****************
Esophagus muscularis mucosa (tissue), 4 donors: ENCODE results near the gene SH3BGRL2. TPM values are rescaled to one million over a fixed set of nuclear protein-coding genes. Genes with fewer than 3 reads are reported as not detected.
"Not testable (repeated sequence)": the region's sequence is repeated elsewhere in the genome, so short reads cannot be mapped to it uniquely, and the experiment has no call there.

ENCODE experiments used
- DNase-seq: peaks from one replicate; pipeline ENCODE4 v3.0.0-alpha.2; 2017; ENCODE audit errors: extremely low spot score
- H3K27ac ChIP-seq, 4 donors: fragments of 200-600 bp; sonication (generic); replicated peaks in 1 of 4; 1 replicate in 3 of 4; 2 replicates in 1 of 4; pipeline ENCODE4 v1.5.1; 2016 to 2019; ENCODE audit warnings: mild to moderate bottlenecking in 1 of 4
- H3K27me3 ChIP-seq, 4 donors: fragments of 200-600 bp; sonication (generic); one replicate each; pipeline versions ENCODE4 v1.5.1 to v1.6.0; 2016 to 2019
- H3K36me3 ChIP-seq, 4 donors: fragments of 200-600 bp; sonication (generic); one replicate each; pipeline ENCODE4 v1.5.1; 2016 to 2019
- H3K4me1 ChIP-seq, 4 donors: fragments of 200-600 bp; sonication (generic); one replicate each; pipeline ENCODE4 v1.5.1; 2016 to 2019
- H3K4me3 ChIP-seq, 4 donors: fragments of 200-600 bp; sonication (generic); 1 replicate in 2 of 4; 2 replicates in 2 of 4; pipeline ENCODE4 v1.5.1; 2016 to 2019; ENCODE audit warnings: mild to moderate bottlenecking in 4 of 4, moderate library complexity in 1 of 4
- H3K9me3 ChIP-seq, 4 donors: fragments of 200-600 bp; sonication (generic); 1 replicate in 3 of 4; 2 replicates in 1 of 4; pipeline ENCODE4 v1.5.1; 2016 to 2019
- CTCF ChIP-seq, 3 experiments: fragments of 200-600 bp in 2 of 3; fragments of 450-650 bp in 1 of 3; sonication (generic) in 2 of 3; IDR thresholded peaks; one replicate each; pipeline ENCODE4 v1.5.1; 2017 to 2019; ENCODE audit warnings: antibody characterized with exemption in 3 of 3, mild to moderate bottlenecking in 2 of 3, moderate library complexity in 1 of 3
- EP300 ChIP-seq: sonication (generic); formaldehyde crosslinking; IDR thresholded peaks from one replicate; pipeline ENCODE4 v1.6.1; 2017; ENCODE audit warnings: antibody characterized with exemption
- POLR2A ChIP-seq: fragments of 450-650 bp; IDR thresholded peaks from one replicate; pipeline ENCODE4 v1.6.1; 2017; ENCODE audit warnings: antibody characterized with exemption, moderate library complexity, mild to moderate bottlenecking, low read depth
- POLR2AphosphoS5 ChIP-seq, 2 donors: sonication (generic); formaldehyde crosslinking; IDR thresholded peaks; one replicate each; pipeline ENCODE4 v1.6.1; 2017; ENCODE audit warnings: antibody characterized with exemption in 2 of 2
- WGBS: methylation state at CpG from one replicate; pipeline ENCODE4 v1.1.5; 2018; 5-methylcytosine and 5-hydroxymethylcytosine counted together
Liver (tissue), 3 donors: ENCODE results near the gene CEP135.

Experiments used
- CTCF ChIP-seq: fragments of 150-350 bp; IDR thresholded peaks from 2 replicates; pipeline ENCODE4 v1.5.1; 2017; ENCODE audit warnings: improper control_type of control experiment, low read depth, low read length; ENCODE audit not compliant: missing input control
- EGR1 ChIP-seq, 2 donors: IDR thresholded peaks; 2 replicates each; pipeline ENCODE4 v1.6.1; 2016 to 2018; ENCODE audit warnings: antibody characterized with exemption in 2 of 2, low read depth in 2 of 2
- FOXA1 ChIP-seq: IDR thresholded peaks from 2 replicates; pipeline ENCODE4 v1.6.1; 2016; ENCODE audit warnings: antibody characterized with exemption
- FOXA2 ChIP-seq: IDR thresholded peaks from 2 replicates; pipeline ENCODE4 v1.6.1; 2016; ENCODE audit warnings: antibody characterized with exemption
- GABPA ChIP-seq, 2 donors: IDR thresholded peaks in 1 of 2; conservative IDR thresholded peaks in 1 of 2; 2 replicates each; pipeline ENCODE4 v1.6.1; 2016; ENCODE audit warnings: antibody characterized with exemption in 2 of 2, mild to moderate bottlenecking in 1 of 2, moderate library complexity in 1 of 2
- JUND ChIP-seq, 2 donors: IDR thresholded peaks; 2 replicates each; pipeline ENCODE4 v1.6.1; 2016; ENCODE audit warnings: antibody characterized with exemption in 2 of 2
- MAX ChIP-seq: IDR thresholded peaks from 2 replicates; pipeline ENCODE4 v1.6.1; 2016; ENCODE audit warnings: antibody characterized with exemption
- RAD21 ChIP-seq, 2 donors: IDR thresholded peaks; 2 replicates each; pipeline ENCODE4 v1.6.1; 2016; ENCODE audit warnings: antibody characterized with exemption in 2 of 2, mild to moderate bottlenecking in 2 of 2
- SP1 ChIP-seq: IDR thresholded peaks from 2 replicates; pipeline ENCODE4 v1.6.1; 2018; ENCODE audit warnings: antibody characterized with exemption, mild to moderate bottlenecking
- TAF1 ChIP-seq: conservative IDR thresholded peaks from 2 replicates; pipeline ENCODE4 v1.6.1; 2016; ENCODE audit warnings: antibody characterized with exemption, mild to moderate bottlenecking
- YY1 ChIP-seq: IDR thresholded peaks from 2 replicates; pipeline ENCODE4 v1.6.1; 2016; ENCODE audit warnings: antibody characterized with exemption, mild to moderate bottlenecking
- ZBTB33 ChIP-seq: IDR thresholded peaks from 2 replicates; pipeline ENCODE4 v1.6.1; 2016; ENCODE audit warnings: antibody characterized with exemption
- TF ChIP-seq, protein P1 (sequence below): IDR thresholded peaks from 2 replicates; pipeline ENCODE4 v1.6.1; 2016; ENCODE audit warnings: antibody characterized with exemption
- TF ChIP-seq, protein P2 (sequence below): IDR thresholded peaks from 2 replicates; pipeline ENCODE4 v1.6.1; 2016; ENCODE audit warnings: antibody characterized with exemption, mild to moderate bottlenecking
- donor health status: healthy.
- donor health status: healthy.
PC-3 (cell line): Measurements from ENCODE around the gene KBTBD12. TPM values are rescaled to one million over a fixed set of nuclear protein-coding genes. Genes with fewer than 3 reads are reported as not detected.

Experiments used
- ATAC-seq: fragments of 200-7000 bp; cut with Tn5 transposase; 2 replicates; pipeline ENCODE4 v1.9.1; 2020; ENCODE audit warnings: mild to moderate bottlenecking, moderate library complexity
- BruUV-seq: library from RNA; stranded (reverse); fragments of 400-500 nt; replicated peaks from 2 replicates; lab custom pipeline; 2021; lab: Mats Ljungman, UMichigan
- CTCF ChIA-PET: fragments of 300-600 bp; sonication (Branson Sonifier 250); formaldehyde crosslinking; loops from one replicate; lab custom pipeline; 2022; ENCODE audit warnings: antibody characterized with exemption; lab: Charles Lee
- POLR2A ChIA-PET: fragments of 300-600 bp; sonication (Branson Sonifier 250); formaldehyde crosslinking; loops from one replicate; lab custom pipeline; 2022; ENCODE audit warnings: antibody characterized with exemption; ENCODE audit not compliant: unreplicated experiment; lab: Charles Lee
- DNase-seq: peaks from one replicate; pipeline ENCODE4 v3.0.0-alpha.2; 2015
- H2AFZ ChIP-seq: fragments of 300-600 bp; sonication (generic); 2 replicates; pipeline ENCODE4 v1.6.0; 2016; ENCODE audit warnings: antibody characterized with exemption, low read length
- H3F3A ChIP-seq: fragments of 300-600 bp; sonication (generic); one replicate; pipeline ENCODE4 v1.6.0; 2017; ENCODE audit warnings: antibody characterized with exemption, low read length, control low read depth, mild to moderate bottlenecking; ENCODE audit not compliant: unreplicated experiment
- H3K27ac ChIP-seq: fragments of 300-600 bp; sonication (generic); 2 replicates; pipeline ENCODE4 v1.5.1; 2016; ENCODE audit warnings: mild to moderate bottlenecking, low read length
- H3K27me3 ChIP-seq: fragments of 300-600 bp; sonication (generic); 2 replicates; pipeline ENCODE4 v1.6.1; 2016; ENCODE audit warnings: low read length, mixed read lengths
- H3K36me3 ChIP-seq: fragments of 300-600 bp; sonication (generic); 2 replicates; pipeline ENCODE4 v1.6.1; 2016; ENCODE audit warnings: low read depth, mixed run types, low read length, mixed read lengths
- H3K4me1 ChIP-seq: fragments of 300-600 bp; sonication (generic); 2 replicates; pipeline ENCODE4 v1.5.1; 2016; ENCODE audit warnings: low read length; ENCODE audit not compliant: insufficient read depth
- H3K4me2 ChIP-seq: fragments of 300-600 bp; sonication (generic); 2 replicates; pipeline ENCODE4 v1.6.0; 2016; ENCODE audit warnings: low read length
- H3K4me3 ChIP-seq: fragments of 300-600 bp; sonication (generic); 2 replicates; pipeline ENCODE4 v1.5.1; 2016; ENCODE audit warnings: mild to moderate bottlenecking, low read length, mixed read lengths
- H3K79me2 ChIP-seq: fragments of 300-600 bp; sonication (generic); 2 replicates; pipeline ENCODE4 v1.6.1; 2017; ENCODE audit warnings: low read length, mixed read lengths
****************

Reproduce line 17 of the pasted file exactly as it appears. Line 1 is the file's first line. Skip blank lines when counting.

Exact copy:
Experiments used